What's up with groups that argue for less government but see publicly built highways as an expression of the free market?
Road repair is a rough and tough job that cities need to tackle.
Streetcars, popular again in a growing number of cities, have the potential to be a vital part of urban transportation systems.
We need to look at economic and life-style questions when we decide on our next investments in infrastructure.
A study compared how well old-city street layouts handled traffic versus modern approaches. The results set off a firestorm.
July 1, 2007
The national highway system is marking its Golden Anniversary, but that's not much cause for celebration.
It takes far longer to build a major project today than it did a century ago. Why is that?
Autos and airplanes have a lot in common with the Web and cell phones. Moving people and information around are both transformative.
Its schedules are undependable, prices high and on-board service of middling quality. Yet demand for Amtrak's inter-city service grows.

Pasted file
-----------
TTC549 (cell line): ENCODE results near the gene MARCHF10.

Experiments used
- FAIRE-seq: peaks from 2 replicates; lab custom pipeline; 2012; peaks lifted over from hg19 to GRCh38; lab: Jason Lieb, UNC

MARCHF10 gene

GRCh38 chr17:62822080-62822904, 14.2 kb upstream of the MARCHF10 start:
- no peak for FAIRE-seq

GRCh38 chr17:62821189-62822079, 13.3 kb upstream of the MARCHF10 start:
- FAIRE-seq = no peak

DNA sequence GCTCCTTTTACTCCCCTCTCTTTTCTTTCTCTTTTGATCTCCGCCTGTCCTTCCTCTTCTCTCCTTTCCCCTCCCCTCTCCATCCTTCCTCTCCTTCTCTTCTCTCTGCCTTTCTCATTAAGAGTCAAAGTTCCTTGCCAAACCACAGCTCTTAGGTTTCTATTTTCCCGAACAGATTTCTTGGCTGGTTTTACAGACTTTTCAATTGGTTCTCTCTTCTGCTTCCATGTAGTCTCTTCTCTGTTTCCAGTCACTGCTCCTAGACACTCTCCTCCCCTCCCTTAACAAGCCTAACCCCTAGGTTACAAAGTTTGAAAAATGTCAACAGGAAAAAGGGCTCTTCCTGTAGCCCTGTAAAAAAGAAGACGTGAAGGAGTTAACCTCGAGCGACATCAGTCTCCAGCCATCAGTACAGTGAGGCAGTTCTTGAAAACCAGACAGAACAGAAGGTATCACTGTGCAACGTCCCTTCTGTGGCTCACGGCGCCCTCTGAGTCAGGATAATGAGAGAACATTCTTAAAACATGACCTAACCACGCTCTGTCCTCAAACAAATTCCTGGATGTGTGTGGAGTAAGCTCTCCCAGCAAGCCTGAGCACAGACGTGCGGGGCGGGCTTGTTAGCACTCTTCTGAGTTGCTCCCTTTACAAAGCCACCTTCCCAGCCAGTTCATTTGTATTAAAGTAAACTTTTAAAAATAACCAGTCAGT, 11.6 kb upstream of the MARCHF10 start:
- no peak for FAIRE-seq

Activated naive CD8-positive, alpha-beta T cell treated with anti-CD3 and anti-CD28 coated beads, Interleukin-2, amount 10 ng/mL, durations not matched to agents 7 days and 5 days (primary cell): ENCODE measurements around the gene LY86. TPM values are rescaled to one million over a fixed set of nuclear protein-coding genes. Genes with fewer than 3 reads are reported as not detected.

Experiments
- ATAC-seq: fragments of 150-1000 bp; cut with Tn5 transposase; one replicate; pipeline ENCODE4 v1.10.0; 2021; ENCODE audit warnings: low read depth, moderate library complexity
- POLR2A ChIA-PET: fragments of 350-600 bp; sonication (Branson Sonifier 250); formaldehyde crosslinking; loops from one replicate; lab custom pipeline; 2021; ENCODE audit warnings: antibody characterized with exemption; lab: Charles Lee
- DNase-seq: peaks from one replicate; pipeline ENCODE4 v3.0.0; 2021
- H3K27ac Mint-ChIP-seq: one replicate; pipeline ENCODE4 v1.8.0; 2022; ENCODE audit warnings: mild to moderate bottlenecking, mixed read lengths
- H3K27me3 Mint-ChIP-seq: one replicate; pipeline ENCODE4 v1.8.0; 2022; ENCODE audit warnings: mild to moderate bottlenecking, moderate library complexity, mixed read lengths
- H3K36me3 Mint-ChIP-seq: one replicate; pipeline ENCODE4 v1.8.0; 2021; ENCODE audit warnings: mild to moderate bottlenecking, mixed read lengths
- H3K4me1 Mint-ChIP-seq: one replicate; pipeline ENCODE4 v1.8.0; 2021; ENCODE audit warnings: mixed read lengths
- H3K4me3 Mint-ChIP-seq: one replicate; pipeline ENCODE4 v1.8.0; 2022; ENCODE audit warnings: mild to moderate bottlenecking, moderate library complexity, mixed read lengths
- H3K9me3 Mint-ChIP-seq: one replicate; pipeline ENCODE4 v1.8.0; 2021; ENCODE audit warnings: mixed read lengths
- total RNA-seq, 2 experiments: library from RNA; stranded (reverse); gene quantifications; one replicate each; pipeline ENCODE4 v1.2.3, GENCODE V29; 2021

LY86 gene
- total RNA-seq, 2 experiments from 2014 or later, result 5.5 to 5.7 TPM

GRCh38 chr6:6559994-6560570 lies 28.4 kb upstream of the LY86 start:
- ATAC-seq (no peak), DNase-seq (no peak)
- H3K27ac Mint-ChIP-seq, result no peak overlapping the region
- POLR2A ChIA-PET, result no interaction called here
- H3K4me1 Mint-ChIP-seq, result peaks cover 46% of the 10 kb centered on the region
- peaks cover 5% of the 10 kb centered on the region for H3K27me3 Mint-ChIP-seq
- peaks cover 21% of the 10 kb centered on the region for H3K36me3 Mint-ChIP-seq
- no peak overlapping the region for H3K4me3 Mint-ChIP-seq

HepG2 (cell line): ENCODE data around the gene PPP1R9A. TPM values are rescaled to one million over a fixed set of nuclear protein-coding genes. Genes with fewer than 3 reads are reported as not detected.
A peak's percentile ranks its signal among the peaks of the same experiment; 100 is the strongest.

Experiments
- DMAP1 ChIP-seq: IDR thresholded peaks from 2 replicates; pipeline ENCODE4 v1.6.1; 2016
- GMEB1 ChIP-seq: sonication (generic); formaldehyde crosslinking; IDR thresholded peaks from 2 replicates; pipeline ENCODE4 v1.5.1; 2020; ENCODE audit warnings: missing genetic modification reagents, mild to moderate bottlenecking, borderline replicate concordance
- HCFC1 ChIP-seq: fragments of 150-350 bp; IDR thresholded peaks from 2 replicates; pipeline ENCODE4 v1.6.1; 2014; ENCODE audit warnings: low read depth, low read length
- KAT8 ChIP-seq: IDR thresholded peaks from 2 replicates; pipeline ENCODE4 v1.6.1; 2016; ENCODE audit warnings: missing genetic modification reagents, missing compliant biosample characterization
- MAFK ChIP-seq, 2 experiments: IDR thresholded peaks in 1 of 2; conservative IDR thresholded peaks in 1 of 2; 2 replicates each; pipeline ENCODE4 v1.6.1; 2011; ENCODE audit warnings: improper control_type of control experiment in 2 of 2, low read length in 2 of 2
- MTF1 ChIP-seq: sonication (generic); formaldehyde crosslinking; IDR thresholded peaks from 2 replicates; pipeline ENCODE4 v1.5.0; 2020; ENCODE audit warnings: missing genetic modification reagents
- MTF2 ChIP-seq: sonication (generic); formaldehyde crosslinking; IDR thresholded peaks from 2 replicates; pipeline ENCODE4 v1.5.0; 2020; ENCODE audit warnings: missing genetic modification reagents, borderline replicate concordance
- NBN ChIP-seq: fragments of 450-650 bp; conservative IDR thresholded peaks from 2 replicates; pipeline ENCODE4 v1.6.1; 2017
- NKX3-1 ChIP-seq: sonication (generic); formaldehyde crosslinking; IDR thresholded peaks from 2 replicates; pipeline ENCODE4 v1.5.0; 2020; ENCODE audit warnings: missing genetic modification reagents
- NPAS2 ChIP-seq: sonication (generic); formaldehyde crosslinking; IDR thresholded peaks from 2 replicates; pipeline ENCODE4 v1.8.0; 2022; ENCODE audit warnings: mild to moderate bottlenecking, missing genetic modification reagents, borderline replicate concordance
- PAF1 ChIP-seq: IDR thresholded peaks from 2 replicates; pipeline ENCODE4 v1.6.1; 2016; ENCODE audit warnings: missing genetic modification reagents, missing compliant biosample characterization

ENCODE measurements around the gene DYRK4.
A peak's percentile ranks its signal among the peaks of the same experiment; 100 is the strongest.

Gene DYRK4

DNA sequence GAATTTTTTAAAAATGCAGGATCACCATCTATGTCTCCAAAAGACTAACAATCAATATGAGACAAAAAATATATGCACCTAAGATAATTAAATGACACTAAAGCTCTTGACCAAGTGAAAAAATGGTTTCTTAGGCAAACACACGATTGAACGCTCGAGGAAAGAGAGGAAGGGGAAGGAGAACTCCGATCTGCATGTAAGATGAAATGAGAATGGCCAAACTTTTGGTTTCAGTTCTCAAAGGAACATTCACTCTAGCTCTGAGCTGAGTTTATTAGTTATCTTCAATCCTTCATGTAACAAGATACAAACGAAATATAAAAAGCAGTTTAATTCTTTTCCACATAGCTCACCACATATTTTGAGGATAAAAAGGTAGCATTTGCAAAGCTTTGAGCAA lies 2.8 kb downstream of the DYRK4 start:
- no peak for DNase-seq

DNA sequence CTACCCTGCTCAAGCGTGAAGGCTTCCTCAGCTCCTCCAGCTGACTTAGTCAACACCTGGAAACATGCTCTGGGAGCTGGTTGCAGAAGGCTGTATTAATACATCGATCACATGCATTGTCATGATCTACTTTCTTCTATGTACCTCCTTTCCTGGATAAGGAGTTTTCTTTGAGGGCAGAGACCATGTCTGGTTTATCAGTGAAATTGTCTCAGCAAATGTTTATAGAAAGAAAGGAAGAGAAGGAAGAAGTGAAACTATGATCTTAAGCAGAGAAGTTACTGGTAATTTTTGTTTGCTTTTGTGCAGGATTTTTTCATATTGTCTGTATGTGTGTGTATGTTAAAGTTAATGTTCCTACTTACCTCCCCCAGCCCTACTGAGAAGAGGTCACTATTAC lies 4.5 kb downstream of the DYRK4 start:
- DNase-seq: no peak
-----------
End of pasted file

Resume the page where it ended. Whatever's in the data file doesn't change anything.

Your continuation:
Not since the expansion of railroads in the 19th century has such a horde of international capitalists been so eager to invest in our transportation.
A popular planning book praises sprawl and ignores the mess left by misguided transportation policies.
Whether it's widening an old road or upgrading an intersection, transportation changes the way an area develops and functions.
The death of Seattle's monorail plan is a telling tale of the failure to capitalize on grassroots energy and gumption.
Should the building of vital infrastructure be left to big business or big government?
December 1, 2005
With the high price of gasoline, drivers are pouring so many dollars into their tanks that Exxon-Mobil reported record profits in October of $10 billion. And that was for one quarter. Paradoxically, drivers were pouring relatively fewer dollars into other entities that depend on gasoline spending: the various state and federal transportation trust funds.
How can public policies make cycling safer and encourage people to ride more often? Hint: It doesn't involve helmets.
Interstates created mega regions, and mega regions will change how we see this country and its transportation needs.
June 1, 2005
It's federal, state and local governments--not individuals or even companies--that determine if a transportation idea sinks or swims.
When we decide to build a new highway or train line, we think about unclogging traffic jams. That is shortsighted.